HIM + HIS is the book encouraging us to open up about our mental health

Listen to publisher Hélène Selam Kleih and contributors Athena Paginton and Abdourahman Njie speak out about mental health.

When London-based writer and model Hélène Selam Kleih was faced with the sectioning of her twin brother – diagnosed with clinical depression and psychosis – followed by the tragic death of her cousin, she felt compelled to find out why so many men were suffering from mental health struggles. To do this, Paris-born Kleih commissioned an anthology of written and visual pieces, entitled HIM + HIS – a 522-page collaboration with 120 people, some friends of Kleih and others strangers in her creative network, who all responded to the loose brief of discussing men and mental health.

The book is about speaking about mental health without it being a burden, without being defined by your mental health,” says Kleih. It wasn’t just about my brother, it was about the men around him on that Lambeth ward where he was first sectioned. I couldn’t help but think; why are there so many men here? And, in my brother’s case, why so many black men? I wanted to make something that explored mental health in a way that I hadn’t seen, a book that could help me understand why we all feel like shit a lot of the time.”

Since self-publishing HIM + HIS in December (soon to be reissued), Kleih has collaborated with numerous voluntary groups to run therapy sessions and creative expression workshops. To mark Mental Health Awareness Week (13th19th May) Kleih is running a week-long photography exhibition and drop-in centre in East London from Wednesday (rsvp here).


Press play to hear Kleih and three HIM + HIS contributors – Athena Paginton and Abdourahman Njie – speak out about mental health.

Listen now: Hélène Selam Kleih

Audio transcription:

So Him + His started two years ago. My cousin hadn’t spoken to me in about two weeks. He had been, like, navigating his own mental health. Struggling quite a bit but he seemed like he was doing good. Later found out he jumped out of a nine-storey flat and that’s when I started thinking he’s supposed to be the role model to my brother and he’s done this. So, kind of, what hope is there? What action do we need to take in treating the root before the rot. My brother’s been sectioned now for about six years. He’s got autism, so it’s very high functioning, but that’s kind of to his detriment. So he’s very aware that he is in an institution and he can’t leave. But I think it’s the frustration of being in and not feeling like you’re in control of yourself. So that’s what Him + His is basically. Him” signifies the physical being and His” is the agency we have over ourselves.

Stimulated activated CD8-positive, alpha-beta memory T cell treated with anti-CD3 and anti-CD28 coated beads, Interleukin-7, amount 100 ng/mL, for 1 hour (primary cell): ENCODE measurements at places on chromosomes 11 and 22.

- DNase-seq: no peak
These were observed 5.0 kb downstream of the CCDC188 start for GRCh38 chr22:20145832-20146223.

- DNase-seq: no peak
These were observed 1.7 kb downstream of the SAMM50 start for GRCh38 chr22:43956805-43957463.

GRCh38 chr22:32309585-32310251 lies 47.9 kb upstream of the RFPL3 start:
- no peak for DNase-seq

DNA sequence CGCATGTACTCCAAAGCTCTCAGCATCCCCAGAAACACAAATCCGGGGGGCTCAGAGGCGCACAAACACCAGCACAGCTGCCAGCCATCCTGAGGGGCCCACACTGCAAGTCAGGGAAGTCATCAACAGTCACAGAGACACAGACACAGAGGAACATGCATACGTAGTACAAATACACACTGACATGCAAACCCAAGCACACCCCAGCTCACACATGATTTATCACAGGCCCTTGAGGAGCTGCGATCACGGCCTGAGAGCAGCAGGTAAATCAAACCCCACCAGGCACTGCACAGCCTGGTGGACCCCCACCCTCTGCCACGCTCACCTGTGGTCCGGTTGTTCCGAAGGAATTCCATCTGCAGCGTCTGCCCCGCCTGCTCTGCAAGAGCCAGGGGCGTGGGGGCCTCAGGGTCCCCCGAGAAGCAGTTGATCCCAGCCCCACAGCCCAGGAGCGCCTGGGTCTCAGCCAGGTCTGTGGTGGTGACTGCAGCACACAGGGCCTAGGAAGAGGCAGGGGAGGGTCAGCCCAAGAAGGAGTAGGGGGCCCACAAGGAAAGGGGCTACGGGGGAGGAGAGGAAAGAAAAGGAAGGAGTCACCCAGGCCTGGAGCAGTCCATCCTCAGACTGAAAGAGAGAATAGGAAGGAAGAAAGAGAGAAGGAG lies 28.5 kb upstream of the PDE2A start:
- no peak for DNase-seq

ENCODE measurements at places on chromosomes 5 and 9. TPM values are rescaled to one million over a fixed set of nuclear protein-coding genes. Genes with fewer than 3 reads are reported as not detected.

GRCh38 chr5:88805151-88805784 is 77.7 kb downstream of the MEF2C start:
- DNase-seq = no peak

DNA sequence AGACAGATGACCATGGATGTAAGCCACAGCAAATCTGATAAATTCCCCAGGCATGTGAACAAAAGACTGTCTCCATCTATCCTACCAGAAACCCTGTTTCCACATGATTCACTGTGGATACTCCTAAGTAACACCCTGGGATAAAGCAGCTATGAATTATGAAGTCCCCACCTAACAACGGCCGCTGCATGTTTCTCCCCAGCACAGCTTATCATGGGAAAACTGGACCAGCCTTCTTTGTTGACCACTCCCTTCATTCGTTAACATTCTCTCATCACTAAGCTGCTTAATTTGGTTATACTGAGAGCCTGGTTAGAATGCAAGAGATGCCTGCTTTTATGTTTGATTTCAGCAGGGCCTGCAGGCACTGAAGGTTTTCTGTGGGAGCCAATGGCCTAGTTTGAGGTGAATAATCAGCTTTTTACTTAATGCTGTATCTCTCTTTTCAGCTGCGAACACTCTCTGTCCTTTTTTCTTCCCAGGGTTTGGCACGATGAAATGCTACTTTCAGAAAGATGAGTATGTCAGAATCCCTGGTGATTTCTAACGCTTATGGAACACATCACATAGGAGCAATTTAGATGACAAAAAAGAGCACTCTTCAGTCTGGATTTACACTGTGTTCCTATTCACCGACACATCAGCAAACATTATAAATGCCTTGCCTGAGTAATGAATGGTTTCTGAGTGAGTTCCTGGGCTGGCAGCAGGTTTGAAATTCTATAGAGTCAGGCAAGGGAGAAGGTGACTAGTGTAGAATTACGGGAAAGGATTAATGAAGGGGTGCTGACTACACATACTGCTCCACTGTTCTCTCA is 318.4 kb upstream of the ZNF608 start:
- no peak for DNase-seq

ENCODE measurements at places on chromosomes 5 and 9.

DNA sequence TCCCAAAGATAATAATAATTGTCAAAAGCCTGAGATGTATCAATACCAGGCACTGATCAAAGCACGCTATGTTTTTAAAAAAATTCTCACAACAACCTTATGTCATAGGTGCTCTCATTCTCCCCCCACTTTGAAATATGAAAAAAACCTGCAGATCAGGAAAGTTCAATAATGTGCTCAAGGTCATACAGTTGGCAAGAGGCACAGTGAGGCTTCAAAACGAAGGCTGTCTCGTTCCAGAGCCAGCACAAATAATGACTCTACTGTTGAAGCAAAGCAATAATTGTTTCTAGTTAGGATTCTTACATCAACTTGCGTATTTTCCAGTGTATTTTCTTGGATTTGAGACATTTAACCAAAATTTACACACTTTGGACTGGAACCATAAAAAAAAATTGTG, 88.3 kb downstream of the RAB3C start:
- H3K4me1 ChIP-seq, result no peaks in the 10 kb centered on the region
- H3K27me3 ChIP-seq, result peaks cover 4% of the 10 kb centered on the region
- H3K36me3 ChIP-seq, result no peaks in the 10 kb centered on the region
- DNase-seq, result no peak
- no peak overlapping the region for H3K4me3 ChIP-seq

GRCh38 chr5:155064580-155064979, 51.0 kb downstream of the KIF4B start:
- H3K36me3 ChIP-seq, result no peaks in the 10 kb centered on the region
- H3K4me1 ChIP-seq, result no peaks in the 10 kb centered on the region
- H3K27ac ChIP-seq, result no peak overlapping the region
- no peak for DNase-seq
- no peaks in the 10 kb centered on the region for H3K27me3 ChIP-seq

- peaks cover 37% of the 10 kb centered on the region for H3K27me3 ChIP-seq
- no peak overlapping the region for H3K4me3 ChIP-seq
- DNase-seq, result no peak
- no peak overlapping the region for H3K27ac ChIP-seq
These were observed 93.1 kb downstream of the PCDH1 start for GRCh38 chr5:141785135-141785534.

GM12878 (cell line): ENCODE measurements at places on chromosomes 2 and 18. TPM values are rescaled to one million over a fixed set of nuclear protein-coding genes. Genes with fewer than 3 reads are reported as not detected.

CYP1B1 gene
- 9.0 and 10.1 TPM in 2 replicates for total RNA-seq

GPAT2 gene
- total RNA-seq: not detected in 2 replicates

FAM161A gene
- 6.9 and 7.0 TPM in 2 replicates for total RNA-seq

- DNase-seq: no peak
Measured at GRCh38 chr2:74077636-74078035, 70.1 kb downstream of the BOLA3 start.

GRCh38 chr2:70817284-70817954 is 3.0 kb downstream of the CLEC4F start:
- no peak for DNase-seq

Listen now: Abdourahman Njie

Audio transcription:

Since I moved to London in 2017, I have been sofa surfeing on and off and I do believe that this has had quite an impact on my mental health in regards to, you know, keeping grounded and finding your own stability. It’s very integral I’ve learnt. I think if you don’t have your own space and you’re moving around, you’re trying to naivate, trying to work, maintain social relationships, it’s not always going to be the easiest thing because you end up finding yourself projecting onto other people, and when I say projecting, I mean your problems, your stresses because you never have time for yourself. You’re always constantly moving around. Also I think as well something that’s taken for granted is your sense of ownership and belonging. Owning your own space has so much psychological impact. It gives you that confidence. It gives you that boost. It gives you a better understanding of yourself, you know?

Listen now: Athena Paginton

Audio transcription:

Hey I’m Athena Paginton, I’m based in London and I’m a makeup artist. I grew up in a predominantly female environment where self-care wasn’t a topic of conversation, meaning there was no male guidance in a time where my mental health needed nurturing. It wasn’t until my uncle joined the family that I had more of a clear understanding of what it meant to actually look after yourself. He taught me how important exercise was. Why you should prioritise your mental health. And whilst we were out on our walks and runs, he’d always tell me his own stories and his own struggles and it was really within those moments of sharing that we both then became stronger. And that’s why it’s so important to share – to speak up – because without him in my life I wouldn’t have learnt such important lessons.


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